The Partisan Brain: An Identity-Based Model of Political Belief

Jay J. Van Bavel, Andrea Pereira

Research output: Contribution to journalReview articlepeer-review


Democracies assume accurate knowledge by the populace, but the human attraction to fake and untrustworthy news poses a serious problem for healthy democratic functioning. We articulate why and how identification with political parties – known as partisanship – can bias information processing in the human brain. There is extensive evidence that people engage in motivated political reasoning, but recent research suggests that partisanship can alter memory, implicit evaluation, and even perceptual judgments. We propose an identity-based model of belief for understanding the influence of partisanship on these cognitive processes. This framework helps to explain why people place party loyalty over policy, and even over truth. Finally, we discuss strategies for de-biasing information processing to help to create a shared reality across partisan divides.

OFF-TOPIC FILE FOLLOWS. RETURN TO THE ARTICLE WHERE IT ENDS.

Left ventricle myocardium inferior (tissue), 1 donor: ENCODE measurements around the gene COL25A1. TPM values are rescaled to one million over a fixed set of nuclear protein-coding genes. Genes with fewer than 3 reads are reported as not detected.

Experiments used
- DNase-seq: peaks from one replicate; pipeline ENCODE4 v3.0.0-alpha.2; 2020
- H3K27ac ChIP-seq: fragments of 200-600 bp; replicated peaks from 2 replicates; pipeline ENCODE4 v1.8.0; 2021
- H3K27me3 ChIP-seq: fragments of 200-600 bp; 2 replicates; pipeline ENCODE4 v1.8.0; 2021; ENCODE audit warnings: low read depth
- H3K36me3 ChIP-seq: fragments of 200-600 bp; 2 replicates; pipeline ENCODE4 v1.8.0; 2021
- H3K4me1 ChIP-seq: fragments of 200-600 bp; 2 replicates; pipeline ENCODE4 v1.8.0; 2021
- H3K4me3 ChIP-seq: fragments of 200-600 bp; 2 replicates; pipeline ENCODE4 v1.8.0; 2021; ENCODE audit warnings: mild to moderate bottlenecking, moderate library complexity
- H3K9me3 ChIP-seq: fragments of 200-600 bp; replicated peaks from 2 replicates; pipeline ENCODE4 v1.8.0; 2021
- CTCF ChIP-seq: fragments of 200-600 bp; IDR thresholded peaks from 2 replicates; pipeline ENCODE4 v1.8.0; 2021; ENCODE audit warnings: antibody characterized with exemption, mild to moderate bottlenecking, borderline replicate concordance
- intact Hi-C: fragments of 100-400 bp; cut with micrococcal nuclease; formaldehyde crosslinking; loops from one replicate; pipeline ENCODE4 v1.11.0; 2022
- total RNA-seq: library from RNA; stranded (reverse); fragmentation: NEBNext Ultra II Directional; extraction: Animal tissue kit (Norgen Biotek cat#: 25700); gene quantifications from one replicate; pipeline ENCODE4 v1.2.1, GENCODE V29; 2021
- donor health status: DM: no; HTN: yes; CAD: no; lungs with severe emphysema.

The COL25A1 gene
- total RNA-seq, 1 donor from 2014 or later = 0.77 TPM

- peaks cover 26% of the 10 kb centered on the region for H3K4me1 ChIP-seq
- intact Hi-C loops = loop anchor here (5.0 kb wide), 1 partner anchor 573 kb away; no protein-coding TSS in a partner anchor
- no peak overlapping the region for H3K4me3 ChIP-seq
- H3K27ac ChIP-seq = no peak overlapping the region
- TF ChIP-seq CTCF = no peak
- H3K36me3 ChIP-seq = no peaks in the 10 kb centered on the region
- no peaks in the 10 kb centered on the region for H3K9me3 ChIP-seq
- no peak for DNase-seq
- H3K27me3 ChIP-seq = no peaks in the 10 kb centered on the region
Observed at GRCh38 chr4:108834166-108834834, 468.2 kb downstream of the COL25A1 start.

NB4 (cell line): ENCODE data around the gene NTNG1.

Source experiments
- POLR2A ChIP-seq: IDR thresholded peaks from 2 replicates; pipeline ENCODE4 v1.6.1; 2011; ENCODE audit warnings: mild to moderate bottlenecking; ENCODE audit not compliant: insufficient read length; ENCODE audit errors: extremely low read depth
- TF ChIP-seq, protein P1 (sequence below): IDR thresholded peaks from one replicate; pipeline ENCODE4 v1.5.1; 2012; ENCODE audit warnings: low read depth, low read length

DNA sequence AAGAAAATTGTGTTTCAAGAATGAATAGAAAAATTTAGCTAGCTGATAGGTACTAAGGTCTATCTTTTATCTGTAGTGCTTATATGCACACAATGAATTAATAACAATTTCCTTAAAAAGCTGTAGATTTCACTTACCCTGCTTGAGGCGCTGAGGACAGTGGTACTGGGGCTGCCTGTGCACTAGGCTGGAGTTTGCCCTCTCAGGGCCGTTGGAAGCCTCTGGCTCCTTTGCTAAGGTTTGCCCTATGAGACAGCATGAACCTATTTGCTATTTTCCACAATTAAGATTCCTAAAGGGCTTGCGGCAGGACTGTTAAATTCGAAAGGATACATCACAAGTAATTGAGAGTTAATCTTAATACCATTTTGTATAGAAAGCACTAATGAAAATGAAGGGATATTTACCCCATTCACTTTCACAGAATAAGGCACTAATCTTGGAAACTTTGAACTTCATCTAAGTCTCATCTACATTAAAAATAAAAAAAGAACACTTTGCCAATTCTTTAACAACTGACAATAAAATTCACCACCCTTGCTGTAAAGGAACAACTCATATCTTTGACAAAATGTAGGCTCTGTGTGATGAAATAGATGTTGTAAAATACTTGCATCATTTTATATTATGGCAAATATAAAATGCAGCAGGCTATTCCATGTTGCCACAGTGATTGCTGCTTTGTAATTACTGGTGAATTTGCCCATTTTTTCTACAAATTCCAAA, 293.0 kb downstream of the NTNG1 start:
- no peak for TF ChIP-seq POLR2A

Original languageEnglish (US)
Pages (from-to)213-224
Number of pages12
JournalTrends in Cognitive Sciences
Issue number3
StatePublished - Mar 2018


  • attention
  • group identity
  • memory
  • partisanship
  • perception
  • reasoning

ASJC Scopus subject areas

  • Neuropsychology and Physiological Psychology
  • Experimental and Cognitive Psychology
  • Cognitive Neuroscience


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